Whisky Galore! (2016) by The Critical Movie Critics

Movie Review: Whisky Galore! (2016)


The story of Whisky Galore! is as charming as it is simple. It recounts the legend of the Scottish Island of Todday, where an isolated community experienced a drought of whisky during the height of the war. As one of its characters snidely remarks, the dilemma is hardly an outbreak of disease, which the village itself agrees with. No, it’s far worse than that. For Todday, whisky is ingrained in its culture and heritage — defining much of the community’s identity — and Gillies MacKinnon’s remake of the 1949 Ealing Studios classic celebrates this continuously throughout the 98-minute running time. While this version may lack comparatively to Alexander Mackendrick’s fondly remembered original, it stands as a serviceable retelling of Scots outwitting some overly taut Brits with some harmless law-breaking.

The film begins with a disclaimer that the events are based on a true story, an incident still discussed by the residents of the real-life island of Eriskay to this day. In 1941, after an extensive period without whisky from rationing during the war, a shipwreck containing 24,000 crates of whisky inspired the locals to raid the ship for its sorely-needed liquor. Before the custom authorities could arrive to investigate, the village buried the whisky in the sandy beach, drainage pipes and anywhere else they could think of in order to preserve the crates for themselves. Not only has the legend passed on through generations, but some locals often remark that a bottle can be found beneath a bed of sand if a person looks hard enough.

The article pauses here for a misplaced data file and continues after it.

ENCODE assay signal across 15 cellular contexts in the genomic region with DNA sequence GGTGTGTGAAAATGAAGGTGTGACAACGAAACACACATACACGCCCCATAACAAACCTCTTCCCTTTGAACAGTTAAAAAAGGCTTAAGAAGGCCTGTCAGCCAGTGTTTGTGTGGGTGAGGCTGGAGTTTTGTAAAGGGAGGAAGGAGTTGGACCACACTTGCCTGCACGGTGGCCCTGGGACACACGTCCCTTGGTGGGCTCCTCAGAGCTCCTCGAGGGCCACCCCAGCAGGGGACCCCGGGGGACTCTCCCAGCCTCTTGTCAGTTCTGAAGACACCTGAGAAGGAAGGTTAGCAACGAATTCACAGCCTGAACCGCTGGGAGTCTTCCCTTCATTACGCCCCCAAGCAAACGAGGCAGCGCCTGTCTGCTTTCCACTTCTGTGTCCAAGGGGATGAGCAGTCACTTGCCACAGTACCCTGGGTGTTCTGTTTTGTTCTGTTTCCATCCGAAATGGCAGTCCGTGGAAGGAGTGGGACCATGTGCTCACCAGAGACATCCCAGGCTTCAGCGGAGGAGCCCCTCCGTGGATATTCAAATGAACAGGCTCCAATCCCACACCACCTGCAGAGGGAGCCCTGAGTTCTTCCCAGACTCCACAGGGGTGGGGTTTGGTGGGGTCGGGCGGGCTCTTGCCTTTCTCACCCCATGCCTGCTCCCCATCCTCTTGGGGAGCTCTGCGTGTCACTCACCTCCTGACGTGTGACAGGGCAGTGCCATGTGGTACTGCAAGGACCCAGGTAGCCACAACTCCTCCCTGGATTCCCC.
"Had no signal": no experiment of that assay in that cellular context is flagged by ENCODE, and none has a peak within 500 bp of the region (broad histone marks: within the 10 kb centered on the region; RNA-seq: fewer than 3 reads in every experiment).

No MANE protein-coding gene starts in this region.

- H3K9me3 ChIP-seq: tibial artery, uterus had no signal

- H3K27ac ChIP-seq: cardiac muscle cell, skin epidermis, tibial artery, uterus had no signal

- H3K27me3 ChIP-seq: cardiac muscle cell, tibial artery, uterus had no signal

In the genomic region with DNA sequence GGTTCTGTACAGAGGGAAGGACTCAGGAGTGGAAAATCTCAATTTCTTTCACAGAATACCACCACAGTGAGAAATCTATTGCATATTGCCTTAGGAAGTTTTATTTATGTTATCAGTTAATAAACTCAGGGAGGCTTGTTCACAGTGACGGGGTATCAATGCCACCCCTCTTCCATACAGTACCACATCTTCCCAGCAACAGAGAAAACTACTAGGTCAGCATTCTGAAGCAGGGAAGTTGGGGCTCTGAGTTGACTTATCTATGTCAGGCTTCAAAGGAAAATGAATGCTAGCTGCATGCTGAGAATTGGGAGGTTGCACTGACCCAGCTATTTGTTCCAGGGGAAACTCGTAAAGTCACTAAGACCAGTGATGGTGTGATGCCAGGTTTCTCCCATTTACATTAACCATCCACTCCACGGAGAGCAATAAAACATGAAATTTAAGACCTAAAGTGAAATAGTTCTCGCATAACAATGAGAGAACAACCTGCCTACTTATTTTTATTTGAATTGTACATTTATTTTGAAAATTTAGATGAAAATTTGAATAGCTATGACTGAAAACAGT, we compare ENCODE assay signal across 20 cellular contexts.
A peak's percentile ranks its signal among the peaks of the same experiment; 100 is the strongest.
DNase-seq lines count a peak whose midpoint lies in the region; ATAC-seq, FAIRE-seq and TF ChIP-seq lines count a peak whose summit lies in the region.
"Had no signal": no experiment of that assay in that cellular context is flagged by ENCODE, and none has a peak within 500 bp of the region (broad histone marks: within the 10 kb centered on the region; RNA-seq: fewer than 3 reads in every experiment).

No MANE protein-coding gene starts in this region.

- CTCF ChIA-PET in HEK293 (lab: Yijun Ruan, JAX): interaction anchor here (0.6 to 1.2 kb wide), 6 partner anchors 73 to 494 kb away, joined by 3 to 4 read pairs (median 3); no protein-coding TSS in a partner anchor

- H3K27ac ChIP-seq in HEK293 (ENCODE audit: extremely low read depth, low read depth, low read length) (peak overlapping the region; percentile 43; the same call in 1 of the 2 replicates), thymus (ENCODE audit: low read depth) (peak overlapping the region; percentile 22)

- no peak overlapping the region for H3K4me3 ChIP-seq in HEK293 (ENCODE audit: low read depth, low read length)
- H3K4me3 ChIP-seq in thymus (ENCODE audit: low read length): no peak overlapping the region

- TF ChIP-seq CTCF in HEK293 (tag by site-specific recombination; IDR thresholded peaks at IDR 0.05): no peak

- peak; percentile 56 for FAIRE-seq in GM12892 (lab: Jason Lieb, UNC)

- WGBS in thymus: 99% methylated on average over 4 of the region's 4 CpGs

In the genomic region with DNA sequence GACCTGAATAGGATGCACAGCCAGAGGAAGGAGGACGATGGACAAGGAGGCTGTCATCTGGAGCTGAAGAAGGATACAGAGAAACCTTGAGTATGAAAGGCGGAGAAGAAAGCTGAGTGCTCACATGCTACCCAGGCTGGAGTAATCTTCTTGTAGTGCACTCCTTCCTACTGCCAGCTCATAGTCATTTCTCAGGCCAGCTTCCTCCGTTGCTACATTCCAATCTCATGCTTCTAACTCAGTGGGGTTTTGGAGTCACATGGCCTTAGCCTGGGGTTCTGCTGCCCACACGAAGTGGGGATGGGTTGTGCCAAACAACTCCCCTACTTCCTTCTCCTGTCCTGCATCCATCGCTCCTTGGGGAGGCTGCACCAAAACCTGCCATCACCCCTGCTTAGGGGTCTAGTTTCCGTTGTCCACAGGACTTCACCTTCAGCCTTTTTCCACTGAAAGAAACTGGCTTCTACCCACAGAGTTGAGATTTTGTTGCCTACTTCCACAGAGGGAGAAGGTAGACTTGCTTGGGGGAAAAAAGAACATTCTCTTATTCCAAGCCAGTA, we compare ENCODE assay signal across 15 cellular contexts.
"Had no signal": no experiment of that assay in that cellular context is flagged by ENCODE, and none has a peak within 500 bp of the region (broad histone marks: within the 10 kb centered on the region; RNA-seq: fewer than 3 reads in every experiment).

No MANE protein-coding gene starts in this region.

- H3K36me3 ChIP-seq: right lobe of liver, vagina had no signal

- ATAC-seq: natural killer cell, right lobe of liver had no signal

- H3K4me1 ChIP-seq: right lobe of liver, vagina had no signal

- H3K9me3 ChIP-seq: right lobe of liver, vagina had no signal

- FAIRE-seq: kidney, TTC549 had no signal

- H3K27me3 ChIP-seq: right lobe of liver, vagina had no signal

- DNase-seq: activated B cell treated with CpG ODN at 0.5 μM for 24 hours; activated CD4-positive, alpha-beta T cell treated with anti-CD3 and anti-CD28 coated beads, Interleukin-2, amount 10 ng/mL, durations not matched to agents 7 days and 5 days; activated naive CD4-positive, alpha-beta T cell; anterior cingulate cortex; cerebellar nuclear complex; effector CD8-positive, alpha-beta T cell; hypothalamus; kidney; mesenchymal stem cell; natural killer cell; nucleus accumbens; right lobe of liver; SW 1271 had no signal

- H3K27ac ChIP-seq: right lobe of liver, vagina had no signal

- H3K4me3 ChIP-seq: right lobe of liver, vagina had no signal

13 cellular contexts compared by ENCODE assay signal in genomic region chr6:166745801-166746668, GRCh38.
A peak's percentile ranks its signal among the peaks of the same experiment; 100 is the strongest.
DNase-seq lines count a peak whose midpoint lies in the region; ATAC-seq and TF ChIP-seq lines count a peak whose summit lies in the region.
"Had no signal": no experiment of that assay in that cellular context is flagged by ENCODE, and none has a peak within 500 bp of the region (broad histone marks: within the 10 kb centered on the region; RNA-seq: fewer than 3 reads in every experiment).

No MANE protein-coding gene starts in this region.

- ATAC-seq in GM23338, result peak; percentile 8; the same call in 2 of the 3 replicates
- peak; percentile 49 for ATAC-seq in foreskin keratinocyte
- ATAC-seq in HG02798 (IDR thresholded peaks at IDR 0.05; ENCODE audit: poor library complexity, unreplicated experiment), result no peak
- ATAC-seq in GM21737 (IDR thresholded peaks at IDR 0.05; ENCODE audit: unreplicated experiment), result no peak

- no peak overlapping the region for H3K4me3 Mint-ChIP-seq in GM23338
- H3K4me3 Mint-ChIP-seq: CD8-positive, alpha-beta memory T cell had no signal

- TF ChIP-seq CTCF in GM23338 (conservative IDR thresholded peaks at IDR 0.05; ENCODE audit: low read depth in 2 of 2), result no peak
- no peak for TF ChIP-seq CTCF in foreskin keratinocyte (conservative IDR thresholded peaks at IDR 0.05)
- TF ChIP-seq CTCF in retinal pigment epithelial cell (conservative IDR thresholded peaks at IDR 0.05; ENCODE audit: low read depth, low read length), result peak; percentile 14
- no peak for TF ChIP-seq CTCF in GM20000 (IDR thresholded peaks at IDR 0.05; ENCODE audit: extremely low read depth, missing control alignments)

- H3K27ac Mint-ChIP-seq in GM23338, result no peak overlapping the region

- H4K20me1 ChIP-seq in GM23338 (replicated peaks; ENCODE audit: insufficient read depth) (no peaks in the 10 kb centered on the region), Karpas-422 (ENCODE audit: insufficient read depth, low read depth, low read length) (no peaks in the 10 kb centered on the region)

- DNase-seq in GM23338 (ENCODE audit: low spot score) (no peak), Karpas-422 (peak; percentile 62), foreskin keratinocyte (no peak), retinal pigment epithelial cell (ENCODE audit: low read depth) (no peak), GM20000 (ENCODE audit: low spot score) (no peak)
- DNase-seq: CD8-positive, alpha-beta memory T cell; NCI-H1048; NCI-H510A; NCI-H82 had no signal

Whisky Galore! follows a similar outline, but with the added plot of the postmaster Macroon’s (Gregor Fisher, “Wild Target”) two young daughters — Catriona (Ellie Kendrick, “An Education”) and Peggy (Naomi Battrick, “Cherry Tree”) — and their suitors attempting to marry despite the displeasure of their respective parents. All of this culminates in a film which effectively celebrates a sense of community reminiscent of Federico Fellini’s “Amarcord.” Not that this Scottish caper earns the high esteem of the Italian classic, essentially stretching a half-an-hour plot into a standard feature length, but it, like “Amarcord,” creates a community and atmosphere seldom seen in cinema today.

With its minuscule budget working for it, MacKinnon (“Castles in the Sky”) creates a sense of humility that makes the story and characters charming to watch as each development causes them to reconsider how best to get away with their desires. The film almost mocks at its own lack of action in an inversion of Chekov’s gun, where the viewer is constantly aware that guns and ammo are on the island, but they won’t be used in this movie.

It’s a shame though, that the film’s biggest detriment stems from an overall dry tone that makes the film’s charm wear thin, even when the foolish Captain Wagget (Eddie Izzard, “Boychoir”) appears (and mostly fails) to deliver some comic relief. Despite this, no other word describes watching Whisky Galore! more aptly than “delightful,” and it will surely treat well enough, those looking for a bit more Celt in their movie.

Critical Movie Critic Rating:
3 Star Rating: Average

3

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The Critical Movie Critics

Having watched so many films of different shapes and sizes, I am a bitter, fastidious sod who lives up to his film snobbish reputation. I will watch anything and I do mean anything. I’ve seen things that would make lesser men tremble in fear, like Gigli. And I’ve seen things that much more sensible people would turn off before it was too late, like Gigli. I hate Gigli.


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